A detailed history should include patient’s health, handedness,
occupation and details of injury. A good understanding of patients general
health (i.e. whether he or she has osteoporosis or metabolic disorder or
seizures) is of critical importance as it will predict the outcome of surgical
Most patients with proximal humeral fractures present acutely and
hence the most common clinical features are pain, swelling and tenderness
around the shoulder joint especially in the region of greater tuberosity.
Ecchymosis usually becomes visible within 24-48 hrs and may spread
to chest wall, flanks and distally down the extremity.
Associated crepitus may be present with motion of the fracture
fragments, if they are in contact.
A complete neurovascular evaluation is always necessary in all patients
The most common nerve that is injured with these fractures is Axillary
nerve and hence sensation over deltoid insertion must be checked for. Motor
function is tested by asking the patient to attempt shoulder abduction against
the examiner’s hand while the deltoid muscle belly is palpated for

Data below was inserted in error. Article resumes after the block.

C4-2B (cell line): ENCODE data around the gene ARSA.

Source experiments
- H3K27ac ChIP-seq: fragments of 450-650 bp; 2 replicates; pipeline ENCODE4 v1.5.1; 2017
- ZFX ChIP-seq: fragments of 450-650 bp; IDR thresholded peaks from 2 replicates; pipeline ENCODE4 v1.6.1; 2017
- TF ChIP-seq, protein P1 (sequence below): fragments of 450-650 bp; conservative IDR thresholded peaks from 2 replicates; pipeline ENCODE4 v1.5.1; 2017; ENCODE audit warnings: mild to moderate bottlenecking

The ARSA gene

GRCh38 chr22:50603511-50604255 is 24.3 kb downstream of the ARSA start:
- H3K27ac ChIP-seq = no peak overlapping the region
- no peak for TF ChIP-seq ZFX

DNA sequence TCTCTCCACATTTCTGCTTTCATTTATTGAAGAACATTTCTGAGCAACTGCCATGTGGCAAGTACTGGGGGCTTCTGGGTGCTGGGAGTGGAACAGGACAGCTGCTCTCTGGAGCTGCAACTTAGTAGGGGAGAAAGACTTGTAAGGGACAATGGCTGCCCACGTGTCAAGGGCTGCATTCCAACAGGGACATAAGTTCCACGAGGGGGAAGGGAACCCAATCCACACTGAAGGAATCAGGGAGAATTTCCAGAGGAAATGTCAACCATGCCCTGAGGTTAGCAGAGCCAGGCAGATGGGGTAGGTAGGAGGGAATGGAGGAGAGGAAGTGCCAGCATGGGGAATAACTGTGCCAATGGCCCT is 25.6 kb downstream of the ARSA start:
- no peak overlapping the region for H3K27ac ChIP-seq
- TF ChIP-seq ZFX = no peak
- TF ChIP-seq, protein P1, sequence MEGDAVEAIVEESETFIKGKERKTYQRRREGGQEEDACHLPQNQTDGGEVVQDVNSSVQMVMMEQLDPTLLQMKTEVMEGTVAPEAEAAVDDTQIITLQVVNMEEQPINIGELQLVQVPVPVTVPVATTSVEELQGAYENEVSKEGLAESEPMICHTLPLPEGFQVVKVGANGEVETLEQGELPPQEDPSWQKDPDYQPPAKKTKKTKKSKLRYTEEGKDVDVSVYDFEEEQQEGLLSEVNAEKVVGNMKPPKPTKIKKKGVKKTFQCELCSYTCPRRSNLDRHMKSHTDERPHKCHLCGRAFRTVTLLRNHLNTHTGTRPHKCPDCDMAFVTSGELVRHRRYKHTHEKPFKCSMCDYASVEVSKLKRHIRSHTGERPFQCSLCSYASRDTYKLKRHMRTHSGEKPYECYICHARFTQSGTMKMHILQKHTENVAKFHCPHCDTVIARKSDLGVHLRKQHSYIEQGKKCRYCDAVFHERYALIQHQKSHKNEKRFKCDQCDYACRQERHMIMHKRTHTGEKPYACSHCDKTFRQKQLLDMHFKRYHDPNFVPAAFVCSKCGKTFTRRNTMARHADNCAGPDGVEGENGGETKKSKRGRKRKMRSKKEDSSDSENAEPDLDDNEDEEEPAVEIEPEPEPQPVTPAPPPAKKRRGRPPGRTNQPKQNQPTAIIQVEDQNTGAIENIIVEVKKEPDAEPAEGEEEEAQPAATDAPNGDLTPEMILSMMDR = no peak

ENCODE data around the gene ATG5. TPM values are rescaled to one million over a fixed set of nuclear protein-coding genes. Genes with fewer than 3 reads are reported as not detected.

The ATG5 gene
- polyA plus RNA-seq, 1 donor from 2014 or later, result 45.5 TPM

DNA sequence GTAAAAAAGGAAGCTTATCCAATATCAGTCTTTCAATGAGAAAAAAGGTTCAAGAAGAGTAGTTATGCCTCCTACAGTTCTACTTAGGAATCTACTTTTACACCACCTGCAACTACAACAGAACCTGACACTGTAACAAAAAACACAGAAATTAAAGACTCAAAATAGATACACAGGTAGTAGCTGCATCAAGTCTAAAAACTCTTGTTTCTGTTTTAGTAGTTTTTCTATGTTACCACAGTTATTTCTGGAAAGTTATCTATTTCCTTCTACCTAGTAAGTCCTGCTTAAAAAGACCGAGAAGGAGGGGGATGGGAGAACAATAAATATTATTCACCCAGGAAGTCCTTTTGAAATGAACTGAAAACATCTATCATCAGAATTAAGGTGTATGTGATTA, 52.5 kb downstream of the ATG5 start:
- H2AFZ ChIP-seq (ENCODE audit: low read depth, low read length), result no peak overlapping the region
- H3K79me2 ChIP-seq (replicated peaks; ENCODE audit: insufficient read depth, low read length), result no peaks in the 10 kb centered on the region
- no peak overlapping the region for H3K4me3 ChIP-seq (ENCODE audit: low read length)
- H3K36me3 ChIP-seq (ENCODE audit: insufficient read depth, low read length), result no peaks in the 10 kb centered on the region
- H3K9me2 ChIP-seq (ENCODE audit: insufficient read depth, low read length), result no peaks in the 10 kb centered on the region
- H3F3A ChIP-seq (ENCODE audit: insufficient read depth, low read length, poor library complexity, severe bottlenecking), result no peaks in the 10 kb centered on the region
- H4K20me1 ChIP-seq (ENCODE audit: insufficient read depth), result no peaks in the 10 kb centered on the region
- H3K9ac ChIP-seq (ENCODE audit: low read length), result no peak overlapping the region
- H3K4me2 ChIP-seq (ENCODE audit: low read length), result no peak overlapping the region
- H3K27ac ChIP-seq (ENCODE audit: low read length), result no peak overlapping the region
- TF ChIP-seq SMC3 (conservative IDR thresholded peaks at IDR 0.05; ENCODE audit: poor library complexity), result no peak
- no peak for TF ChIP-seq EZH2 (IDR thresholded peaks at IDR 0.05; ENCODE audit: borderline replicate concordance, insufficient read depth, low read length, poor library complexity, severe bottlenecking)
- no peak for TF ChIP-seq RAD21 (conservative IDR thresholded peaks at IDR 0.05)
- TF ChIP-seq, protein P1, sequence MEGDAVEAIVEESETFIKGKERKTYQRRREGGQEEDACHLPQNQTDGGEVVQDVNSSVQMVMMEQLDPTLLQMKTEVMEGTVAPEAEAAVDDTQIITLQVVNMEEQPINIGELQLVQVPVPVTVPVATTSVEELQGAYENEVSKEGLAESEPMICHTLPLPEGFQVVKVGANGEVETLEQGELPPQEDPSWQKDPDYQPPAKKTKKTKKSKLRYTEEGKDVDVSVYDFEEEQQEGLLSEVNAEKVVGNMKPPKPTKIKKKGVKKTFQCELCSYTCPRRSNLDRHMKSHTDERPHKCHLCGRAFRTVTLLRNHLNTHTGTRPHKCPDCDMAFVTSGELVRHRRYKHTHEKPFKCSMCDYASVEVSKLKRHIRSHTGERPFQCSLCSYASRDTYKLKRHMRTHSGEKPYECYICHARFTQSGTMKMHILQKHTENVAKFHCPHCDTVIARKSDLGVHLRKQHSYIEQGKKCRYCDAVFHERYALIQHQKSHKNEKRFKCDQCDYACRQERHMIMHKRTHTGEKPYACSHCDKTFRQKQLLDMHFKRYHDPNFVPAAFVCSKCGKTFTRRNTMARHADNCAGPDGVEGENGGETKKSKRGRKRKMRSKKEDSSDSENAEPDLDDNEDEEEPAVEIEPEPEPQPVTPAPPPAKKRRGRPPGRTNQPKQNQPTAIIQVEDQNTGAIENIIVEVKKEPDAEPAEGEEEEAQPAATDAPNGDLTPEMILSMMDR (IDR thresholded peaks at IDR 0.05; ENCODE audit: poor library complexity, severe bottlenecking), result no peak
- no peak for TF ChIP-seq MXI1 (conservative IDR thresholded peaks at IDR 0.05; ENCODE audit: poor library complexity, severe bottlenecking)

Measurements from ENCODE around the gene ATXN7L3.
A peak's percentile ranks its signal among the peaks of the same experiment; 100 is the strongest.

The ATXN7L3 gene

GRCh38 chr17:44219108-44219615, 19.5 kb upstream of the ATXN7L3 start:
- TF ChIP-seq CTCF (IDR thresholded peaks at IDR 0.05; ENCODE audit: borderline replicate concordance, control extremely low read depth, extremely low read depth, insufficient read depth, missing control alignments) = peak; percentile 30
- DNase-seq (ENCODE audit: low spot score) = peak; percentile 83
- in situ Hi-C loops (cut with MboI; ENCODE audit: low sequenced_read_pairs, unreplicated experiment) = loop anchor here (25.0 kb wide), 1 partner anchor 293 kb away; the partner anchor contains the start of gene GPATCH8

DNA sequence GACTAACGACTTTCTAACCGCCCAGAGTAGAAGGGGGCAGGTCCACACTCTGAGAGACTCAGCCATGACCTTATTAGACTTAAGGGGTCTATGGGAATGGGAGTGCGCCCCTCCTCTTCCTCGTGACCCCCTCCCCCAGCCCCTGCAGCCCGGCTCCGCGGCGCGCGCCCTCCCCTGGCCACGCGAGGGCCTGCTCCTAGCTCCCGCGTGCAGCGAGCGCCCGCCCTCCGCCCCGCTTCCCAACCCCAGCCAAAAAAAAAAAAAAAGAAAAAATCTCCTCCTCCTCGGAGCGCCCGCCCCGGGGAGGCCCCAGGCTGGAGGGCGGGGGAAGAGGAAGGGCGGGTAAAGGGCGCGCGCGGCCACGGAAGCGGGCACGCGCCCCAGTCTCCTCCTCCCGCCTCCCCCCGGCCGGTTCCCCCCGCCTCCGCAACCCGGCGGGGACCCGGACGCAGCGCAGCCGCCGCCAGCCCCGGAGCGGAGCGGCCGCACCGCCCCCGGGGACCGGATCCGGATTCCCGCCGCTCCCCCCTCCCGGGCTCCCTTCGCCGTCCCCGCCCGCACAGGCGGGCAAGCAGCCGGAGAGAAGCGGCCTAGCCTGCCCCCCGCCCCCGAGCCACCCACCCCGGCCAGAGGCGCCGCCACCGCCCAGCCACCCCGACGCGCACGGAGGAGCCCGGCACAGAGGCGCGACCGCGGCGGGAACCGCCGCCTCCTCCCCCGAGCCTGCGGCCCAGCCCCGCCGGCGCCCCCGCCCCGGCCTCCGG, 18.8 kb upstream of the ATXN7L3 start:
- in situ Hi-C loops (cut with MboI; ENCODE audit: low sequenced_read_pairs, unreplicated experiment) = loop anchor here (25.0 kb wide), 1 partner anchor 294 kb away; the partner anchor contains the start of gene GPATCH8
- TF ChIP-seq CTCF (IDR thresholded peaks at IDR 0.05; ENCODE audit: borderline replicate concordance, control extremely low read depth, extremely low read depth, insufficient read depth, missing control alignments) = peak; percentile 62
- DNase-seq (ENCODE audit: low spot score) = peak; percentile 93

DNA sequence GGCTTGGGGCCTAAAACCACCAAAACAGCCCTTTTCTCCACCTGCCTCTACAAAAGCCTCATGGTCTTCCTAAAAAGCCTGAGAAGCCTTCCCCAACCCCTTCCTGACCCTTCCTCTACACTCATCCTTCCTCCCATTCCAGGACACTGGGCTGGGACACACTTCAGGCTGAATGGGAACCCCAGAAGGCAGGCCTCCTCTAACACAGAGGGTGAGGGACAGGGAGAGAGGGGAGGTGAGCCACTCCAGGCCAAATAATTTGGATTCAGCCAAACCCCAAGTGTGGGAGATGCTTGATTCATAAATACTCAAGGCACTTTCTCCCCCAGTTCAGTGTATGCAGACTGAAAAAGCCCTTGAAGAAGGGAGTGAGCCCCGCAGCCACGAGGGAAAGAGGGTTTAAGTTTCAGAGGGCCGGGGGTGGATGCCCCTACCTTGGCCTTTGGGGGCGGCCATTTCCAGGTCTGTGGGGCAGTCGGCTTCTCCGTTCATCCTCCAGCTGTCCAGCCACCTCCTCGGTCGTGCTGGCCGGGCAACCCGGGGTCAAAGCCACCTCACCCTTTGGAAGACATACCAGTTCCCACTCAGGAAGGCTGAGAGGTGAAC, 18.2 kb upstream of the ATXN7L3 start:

Precise radiographs are critical in estabilising an accurate diagnosis in
shoulder trauma. Most often injuries are missed with radiographs obtained in
the plane of body rather than in the plane of scapula. To overcome this
limitation, 3 view right angled trauma series was introduced. In addition
CT scan, 3D CT Reconstruction, Arthrography, and MRI all allow the
shoulder injuries to be more precisely defined.
The 3 view Right angled Trauma Series was popularised by Charles
Neer. Trauma series view still remains the best initial method of diagnosing
fractures of Proximal Humerus as it allows assessment of fracture in three (3)
separate perpendicular planes, so that accurate assessment of the fracture
a) AP VIEW IN THE PLANE OF SCAPULA
For scapular plane AP View, the posterior aspect of the injured